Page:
- You will not solve the problem by sitting for two hours and trying to think of a solution. Accept that. If it is a hard problem, it will take you months of thinking, writing prototypes/solutions, trying different angles. And then, at a random moment it will click, and the solution will feel obvious.
- Iterate a lot. Start with something small, solve it, and do it again and again. Accept that you will fail hundreds of times until finding the right solution. Try to make the process enjoyable. If it is a research project, break it into parts, where the solution of each small part provides value (a paper), so that you can enjoy some success that keep you working. If it is a startup, build products that provide value and are in the road to solving the big product.
- Some problems can be solved in a phd, some in a career, some in a generation. If you are targeting poverty, accept that you will spend your life on that with the hope of making small progress.
This sounds exactly how Starship is being built. And this is why the first prototype not making orbit is not "a failure" but rather another step in the path to success.
> Iterate a lot. Start with something small, solve it, and do it again and again. > Accept that you will fail hundreds of times until finding the right solution.
Prompts that I use that significantly aid the process:
* Provide a concise definition of [specific topic or concept] and explain its key characteristics. * List three advantages and three disadvantages of [specific technology, method, or approach]. * Explain the step-by-step process of [specific task or procedure] in a clear and logical manner. * Compare and contrast [two different approaches, methods, or models] in terms of their strengths and limitations. * Predict the potential impact of [emerging technology or trend] on [specific industry or domain]. * Describe the main challenges associated with [problem or issue] and propose possible solutions. * Summarize the main findings and conclusions of [research paper or study] in three concise points. * Create a comprehensive list of resources, including books, articles, and websites, related to [specific topic]. * Provide examples of real-world applications or use cases for [specific technology or methodology]. * Offer insights and recommendations for optimizing [specific process or system] based on industry best practices.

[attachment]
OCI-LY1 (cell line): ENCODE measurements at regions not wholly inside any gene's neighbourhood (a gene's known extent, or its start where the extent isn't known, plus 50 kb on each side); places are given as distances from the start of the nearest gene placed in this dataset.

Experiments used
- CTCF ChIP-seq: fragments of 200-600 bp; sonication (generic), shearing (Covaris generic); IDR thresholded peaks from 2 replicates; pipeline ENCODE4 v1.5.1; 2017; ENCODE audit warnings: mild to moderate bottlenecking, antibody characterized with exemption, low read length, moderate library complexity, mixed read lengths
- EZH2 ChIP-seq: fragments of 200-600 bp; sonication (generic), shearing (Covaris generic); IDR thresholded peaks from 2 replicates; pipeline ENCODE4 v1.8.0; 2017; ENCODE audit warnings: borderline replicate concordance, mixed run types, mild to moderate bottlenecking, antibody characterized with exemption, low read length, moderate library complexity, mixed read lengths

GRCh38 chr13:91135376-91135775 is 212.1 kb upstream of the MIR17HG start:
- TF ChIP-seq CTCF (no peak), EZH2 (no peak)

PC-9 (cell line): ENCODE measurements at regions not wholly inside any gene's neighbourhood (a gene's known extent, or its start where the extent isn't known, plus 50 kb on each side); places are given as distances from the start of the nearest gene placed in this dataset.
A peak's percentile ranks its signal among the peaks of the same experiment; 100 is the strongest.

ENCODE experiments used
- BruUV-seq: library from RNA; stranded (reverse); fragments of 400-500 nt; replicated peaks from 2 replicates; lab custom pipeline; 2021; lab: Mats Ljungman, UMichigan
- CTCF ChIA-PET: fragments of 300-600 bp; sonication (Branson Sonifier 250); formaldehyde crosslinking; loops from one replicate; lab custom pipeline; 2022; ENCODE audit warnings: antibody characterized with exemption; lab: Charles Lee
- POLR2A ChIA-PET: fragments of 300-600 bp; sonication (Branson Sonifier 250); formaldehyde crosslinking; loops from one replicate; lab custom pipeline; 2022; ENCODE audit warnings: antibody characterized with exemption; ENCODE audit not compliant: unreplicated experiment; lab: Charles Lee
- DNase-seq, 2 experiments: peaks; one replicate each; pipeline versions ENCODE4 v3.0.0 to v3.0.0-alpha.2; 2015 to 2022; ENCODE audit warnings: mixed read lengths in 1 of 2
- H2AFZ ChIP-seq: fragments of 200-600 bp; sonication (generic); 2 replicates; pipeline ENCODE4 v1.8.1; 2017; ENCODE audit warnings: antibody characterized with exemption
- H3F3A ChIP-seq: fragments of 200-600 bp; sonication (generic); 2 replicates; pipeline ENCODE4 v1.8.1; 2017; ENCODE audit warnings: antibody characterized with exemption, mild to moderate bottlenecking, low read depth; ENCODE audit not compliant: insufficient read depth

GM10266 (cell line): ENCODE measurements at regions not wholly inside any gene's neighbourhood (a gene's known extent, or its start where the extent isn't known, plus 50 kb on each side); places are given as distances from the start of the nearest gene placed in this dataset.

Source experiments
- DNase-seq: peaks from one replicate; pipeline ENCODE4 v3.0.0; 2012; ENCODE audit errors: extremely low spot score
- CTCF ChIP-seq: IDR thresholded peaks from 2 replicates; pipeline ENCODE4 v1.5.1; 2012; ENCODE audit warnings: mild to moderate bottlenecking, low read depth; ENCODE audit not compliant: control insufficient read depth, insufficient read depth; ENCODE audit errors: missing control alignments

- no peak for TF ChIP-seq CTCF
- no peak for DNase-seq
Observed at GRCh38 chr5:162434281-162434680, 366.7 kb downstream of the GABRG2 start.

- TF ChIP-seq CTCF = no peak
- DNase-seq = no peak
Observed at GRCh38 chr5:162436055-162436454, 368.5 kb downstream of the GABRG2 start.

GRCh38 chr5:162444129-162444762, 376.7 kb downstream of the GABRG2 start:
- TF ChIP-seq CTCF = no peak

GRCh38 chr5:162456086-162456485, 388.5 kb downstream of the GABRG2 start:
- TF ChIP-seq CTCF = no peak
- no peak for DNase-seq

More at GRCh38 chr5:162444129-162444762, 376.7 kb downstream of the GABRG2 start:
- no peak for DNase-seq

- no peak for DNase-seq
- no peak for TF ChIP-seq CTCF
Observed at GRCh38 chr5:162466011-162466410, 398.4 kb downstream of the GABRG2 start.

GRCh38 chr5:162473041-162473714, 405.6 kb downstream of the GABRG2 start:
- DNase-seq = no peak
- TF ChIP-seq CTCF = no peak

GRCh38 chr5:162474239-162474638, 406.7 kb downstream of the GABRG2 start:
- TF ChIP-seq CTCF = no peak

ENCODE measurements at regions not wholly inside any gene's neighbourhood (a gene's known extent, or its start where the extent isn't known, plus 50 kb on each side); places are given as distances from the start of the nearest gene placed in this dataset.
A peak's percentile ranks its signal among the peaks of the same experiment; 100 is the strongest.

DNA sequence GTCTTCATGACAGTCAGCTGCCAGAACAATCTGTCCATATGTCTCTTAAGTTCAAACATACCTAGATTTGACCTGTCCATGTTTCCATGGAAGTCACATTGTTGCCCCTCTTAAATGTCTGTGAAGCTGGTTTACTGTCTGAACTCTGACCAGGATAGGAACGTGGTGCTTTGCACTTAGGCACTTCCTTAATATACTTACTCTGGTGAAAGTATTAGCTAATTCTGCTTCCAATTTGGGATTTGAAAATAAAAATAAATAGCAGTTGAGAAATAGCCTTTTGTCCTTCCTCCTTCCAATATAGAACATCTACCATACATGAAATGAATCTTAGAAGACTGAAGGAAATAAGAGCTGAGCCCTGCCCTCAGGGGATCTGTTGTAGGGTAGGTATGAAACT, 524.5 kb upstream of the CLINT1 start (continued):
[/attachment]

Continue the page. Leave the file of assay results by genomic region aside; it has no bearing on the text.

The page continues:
So even if the "quality" is different, the way to verify the information is the same.
GPT 4 with browsing isn't quite there yet either, usually takes at least two or three attempts to not have it fail somewhere in between. Should be pretty good once they iron it out though.
You don't need to use Edge to be able to utilize Bing Chat :)
This one let's you send to 9 models simultaneously and in parallel. Interesting the differing responses for each.
There is another factor that causes problems for many people. They don't really give a <insert-obscentity-here> for what they are doing. Bad jobs, stupid ways of doing things, senseless tasks. Just say no. :-)
And finally, we often forget how physically competent we are. Humans can run and walk for hours and hours once they get use to it. Go walk 10 miles. Or better yet run. It helps.